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More Upsetting News About Irritable Bowel Treatment

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"We are now trying to learn as much as we can about each of these events," he tells WebMD, adding that some of the recent reports refer to events that happened prior to September, when the consumer pamphlet was released.

 

For its part, Glaxo Wellcome maintains that the risk of ischemic colitis is minimal and probably not associated with Lotronex. When asked whether there is a possible association, Eric Carter, MD, PhD, director of Glaxo Wellcome's U.S. gastrointestinal drug division, says that after extensive animal and human studies of the drug, the researchers there could not find a mechanism to explain the reports of ischemic colitis.

 

The majority of events have been temporary and reversible, with less than half of the patients requiring hospitalization, Carter notes. This type of ischemic colitis also has been associated with a number of other medications, including oral contraceptives, he notes.

 

The reports, Carter adds, may simply reflect the true incidence of ischemic colitis in the U.S. Currently, the estimated incidence is about three out of every 10,000 people, but the temporary ischemic colitis reported in association with Lotronex use "probably occurs more frequently [in the general public] than is recognized," he tells WebMD.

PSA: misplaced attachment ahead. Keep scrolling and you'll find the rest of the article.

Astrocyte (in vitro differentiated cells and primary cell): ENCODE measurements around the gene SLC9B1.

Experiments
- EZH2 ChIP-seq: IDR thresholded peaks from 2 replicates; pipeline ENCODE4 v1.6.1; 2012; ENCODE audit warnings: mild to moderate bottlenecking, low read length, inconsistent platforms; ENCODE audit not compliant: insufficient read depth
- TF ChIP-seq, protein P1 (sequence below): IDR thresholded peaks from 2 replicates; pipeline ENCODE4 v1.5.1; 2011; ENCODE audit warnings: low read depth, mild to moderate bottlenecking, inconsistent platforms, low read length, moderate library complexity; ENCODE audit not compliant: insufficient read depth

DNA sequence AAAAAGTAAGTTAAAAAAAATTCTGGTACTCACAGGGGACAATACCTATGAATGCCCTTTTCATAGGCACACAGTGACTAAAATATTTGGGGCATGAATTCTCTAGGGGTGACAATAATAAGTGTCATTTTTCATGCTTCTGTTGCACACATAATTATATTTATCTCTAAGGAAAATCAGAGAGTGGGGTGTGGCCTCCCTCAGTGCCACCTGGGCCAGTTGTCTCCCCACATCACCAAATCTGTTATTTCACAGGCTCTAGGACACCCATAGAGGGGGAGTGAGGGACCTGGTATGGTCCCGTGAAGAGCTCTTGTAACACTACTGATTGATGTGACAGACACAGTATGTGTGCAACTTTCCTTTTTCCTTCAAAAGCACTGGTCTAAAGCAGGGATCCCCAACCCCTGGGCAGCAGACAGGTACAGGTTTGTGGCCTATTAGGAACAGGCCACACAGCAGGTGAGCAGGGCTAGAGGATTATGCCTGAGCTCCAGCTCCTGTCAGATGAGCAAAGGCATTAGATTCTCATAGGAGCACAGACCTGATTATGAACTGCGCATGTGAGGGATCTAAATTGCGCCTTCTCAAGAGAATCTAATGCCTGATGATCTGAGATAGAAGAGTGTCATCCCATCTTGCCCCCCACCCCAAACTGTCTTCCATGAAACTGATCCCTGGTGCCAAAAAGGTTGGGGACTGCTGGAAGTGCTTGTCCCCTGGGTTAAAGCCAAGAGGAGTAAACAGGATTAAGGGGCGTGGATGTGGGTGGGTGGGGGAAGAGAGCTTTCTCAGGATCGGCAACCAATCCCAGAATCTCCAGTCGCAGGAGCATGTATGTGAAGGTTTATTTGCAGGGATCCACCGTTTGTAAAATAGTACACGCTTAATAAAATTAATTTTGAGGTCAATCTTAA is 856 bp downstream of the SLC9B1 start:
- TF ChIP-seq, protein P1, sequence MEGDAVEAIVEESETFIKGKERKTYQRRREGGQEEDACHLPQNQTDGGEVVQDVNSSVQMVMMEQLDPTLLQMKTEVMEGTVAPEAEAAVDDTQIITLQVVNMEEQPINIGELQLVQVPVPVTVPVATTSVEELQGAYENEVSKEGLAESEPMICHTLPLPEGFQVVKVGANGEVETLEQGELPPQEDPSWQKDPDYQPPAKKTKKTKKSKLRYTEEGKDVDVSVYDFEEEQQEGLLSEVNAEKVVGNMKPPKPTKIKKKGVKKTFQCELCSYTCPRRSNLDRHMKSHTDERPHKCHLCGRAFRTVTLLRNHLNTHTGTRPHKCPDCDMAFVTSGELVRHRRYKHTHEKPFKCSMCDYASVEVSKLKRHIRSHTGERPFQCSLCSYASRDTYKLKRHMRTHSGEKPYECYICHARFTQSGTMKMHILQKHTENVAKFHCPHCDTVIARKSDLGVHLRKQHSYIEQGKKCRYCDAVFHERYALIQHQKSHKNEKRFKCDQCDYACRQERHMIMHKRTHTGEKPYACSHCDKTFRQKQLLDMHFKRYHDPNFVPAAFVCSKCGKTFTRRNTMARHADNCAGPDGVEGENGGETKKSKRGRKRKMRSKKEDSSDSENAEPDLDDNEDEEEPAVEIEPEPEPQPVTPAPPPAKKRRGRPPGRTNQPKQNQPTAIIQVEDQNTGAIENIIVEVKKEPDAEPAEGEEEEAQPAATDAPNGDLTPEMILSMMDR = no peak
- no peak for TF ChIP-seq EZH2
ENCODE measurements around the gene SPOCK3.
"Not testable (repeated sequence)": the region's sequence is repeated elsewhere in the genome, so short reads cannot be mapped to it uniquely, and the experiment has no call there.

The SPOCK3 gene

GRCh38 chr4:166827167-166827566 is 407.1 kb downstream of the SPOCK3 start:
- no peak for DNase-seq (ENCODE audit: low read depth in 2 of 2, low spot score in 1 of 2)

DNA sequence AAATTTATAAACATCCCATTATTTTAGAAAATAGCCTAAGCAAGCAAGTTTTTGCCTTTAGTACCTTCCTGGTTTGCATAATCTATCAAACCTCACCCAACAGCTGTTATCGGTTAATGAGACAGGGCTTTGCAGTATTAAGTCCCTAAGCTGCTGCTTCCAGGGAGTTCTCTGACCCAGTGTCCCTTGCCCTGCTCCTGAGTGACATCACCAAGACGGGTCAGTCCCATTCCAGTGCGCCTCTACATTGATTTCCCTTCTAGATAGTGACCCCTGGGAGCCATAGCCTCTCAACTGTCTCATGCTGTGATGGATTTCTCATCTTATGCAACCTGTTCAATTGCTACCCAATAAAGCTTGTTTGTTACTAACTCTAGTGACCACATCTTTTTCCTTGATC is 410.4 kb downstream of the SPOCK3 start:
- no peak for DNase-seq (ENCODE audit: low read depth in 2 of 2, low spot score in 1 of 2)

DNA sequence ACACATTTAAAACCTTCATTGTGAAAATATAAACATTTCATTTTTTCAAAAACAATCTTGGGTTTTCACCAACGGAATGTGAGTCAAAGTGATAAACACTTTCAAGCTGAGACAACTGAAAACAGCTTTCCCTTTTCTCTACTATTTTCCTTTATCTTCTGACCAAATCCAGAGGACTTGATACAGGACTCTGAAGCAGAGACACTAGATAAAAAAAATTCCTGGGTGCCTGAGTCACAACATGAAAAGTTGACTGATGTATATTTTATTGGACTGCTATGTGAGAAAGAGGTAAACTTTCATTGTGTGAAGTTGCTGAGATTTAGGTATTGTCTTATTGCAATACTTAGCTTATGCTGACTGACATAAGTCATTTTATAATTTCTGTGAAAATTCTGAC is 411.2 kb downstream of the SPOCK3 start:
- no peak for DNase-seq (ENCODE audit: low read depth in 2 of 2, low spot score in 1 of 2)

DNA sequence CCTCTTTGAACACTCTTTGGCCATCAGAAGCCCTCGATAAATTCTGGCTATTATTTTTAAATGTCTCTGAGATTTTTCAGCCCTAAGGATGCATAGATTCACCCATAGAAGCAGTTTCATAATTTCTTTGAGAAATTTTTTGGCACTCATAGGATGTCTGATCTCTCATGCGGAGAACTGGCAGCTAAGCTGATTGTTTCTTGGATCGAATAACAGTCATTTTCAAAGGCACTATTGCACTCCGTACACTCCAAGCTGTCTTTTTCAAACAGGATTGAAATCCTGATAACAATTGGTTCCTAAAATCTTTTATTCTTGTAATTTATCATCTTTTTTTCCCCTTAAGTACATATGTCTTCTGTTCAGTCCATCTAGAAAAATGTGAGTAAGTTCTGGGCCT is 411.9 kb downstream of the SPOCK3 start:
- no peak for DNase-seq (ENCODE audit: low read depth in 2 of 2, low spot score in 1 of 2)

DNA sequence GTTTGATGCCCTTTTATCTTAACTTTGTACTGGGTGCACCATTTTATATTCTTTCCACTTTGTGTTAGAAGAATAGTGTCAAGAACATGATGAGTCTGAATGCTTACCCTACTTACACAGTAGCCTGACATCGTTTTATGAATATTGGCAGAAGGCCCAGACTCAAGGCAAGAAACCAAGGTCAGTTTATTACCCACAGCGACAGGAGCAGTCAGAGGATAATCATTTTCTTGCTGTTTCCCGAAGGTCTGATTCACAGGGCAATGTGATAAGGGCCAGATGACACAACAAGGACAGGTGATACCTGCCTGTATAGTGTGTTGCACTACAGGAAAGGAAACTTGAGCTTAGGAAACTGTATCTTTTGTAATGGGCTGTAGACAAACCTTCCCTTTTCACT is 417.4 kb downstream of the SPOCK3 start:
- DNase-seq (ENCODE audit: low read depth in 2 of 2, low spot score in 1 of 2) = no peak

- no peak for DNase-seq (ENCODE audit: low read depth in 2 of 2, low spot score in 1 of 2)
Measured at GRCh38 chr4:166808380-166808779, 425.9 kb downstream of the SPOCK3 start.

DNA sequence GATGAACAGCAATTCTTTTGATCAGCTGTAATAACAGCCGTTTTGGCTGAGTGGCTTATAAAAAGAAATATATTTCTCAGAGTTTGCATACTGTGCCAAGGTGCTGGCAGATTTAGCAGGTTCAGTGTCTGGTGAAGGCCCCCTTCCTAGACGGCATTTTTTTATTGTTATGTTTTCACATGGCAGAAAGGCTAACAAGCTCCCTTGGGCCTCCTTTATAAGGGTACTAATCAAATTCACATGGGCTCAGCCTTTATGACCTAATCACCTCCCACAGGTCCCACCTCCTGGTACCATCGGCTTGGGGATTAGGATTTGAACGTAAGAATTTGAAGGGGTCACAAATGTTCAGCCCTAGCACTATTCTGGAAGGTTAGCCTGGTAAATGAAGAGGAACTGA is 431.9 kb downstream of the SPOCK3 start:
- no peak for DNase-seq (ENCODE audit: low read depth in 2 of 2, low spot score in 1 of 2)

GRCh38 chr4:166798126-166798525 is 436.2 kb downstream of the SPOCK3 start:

Still, Carter cautions physicians and patients to take the time to determine whether Lotronex truly is the appropriate treatment. Clinical studies have shown Lotronex greatly benefits women, with about 75% reporting a significant improvement in their symptoms over 12 months, but the drug is not indicated for any men or for women whose predominate IBS symptom is constipation, he tells WebMD.

 

"It is not the mandate of a pharmaceutical company to tell a physician how to practice medicine. Quite frankly, no one can do that," he says. But while the company is reluctant to question the clinical judgement of physicians, the recent reports do demonstrate that the drug is being prescribed inappropriately to some patients, including patients with a history of severe intestinal disease, he tells WebMD.

 

To address this particular issue, the company is launching an advertising campaign aimed at consumers to help them determine whether Lotronex is appropriate for them. Despite Glaxo's actions, the controversy surrounding Lotronex is unlikely to die anytime soon.

 

Because IBS is a difficult condition to diagnose, it is possible that a number of the patients prescribed Lotronex do not even have the condition, Public Citizen says. "We don't think it should have been approved in the first place," Larry Sasich, PharmD, MPH, the group's lead researcher, noted in a recent interview with WebMD.

 

About 70-80% of patients prescribed Lotronex potentially are being exposed to the risk of ischemic colitis without enjoying any medical benefit, FDA officials also noted previously. This figure comes from clinical trials, which indicate that about 80% of the people who participated in the trials either failed to improve or improved due to other reasons, said Florence Houn, MD, director of the FDA's office responsible for intestinal drugs.

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